Keyword difficulty refers to the metric used to measure the amount of effort it would take for content to rank first on search engines for a certain keyword. The higher the keyword difficulty, the more time and effort is needed for you to achieve the desired result.
Does that mean, then, that it’s better to go after keywords that are less difficult?
The truth is not as simple. While difficult keywords do require more effort, oftentimes that effort proves to be worth it. As you plan out your content strategy, make sure that you choose which keywords to target based on both keyword difficulty and search volume. Balance is key when planning out a long-term content strategy.
There are a couple of factors that are considered when determining keyword difficulty. These include:
Let’s go through them one by one.
When it comes to competition in SEO, there are different types of competitors that you have to take into account: industry competitors (or other companies within the same industry, selling similar products and services) and keyword competitors (which include those who are currently ranking for those keywords, as well as other domains that are creating content for a similar audience).
When considering keyword difficulty you have to take into account just how many people are also trying to rank for that particular keyword. The greater the competition, the greater the difficulty.
Scope out the competition and what kind of content it is they’re writing, and then you can figure out how you can create content that both serves your audience and differentiates yourself from them.
Building authority online takes a lot of time and effort, especially when your competition is already well-established on search engine ranking pages (SERPs). Tools like SEMRush can help you evaluate where you stand in terms of domain authority, but building authoritative content that increases your score will largely depend on your content strategy.
Domain authority is based on two things: your own authority and your competition’s authority.
If your website is fairly new as compared to your competition (which might be well-established) this brings keyword difficulty to higher levels. It’s an uphill battle to prove to search engines that your content is better than those already ranking at the top spot.
As you’re building your authority, always consider if your content is actually getting clicks and if those clicks result in a higher average time spent on page. You want to make sure that people are actually reading your content. Sometimes low metrics only means that the keyword just isn’t suited for the type of content you’ve published.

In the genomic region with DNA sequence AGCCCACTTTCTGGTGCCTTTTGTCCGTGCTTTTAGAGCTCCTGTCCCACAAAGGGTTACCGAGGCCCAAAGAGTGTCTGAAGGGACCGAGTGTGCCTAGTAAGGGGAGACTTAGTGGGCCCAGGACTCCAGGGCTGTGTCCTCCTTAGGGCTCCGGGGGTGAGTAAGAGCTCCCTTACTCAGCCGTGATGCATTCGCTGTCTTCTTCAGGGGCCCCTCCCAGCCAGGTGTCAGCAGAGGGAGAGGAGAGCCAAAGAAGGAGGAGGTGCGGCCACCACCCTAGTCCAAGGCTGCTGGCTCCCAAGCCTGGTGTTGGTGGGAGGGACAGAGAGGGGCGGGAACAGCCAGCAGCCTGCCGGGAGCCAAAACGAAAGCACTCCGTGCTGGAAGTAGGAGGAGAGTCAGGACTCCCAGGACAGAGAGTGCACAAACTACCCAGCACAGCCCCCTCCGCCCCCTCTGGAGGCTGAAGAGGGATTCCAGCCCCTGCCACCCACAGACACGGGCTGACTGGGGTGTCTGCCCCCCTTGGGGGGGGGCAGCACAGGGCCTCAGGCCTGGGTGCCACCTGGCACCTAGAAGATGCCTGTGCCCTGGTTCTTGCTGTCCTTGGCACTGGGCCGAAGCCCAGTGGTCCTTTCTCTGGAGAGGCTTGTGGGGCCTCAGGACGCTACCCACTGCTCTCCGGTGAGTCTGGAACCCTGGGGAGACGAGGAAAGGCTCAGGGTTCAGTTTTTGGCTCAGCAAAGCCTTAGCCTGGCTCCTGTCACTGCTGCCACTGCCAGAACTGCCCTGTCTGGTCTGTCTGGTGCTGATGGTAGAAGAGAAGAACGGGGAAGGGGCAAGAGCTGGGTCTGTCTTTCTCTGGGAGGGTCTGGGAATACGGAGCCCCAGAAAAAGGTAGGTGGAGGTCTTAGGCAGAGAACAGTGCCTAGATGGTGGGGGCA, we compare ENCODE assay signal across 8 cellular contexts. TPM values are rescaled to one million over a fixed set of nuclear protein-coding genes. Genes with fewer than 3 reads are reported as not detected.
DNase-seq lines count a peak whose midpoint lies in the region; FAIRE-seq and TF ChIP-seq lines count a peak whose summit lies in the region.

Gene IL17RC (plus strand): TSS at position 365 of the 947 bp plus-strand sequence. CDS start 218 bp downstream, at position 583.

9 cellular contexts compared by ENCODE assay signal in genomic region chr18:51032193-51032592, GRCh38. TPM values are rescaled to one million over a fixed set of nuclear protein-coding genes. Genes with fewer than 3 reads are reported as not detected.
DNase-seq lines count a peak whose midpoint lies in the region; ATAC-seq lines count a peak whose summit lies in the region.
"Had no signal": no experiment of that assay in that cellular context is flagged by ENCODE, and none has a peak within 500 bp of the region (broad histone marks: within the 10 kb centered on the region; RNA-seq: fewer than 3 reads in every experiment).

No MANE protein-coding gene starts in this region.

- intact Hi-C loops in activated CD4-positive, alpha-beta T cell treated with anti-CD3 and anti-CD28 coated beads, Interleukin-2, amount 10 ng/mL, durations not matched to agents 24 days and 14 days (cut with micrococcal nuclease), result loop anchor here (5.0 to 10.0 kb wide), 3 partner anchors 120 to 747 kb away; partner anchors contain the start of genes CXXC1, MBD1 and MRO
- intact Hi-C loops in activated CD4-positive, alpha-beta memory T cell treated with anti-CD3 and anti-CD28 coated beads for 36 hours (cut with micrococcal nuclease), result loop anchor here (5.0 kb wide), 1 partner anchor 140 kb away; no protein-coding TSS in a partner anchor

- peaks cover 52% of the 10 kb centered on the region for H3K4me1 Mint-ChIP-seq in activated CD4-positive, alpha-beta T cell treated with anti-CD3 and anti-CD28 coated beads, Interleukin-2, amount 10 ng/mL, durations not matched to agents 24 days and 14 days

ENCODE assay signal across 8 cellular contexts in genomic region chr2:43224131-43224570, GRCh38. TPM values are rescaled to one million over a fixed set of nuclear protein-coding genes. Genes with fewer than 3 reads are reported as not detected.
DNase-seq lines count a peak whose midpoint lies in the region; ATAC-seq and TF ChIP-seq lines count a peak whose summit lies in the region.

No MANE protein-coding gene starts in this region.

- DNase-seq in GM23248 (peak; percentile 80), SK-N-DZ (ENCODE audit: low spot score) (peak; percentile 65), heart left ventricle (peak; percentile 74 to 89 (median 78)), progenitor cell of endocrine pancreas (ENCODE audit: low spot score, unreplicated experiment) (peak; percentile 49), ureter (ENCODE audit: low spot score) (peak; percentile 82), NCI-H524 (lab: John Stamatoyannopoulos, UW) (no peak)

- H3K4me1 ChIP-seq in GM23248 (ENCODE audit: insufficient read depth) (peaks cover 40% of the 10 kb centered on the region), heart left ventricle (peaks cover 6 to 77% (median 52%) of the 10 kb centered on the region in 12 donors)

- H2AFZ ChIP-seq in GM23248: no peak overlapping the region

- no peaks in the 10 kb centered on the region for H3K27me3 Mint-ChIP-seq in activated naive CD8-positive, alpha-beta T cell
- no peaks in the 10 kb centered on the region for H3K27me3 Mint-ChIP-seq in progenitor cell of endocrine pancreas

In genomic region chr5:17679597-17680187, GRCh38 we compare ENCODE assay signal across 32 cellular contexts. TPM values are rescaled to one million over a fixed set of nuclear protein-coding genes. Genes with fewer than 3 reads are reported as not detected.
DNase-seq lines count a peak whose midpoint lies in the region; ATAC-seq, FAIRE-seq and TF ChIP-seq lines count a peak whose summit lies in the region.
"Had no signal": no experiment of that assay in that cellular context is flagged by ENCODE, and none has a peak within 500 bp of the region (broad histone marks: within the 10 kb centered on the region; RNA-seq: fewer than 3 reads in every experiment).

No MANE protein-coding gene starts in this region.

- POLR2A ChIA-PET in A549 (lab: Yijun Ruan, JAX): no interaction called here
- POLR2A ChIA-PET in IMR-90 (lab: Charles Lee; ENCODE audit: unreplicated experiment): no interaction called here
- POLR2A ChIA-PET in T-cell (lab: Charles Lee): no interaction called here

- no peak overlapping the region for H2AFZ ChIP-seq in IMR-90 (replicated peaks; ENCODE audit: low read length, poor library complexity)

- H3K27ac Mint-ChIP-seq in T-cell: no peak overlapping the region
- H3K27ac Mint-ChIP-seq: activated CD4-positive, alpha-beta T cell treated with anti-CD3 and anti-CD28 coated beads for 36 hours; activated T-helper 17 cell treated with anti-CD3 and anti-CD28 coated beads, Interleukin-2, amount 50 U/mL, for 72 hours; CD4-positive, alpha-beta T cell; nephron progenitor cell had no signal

The easiest way to evaluate search intent is to type your keyword onto Google and look at what types of content appear in the results. Are they similar to, or aligned with the intent behind your content? Or are they vastly different?
It’s all about quality content. But what is content quality, and how is it determined?
Quality content includes many of the factors mentioned previously. A piece of content should be receiving enough clicks and read for Google to consider it authoritative.
Quality content usually covers a topic in-depth. In fact, many content marketers have attested that long-form content consisting of 3,000 words or more receives more traffic, shares, and backlinks than content that consists of only 1,000 words or less.
Quality content, of course, is also free of grammatical errors and shows a native-level command of the language.
Most of all content quality is determined by the practical value it’s able to give readers. What will your readers take away from reading your blog post or article? Will they come out more informed, enlightened, and empowered? These are some things to consider when creating quality content.
Like social shares, backlinks are a good metric to show whether a piece of content is helpful, relevant, and authoritative. However, not all backlinks are equal.
Quality backlinks are those that come from authoritative sources. Backlinks such as these signal to Google that your site is trustworthy and helps build your domain authority.
What that means for keyword difficulty, then, is that if your competitors have strong backlink profiles then it becomes increasingly difficult to try and rank for those same keywords. You can still continue at working on building your own authority over time even as your competitors build theirs.
Ranking for difficult keywords can be taxing and time consuming. And oftentimes business owners don’t have the time and energy to be able to build long term content strategies to suit their SEO needs. But that’s where Get More Traffic can lend a hand. If you’re looking for a partner to help you build your domain authority and rank for difficult keywords, contact the team at Get More Traffic today!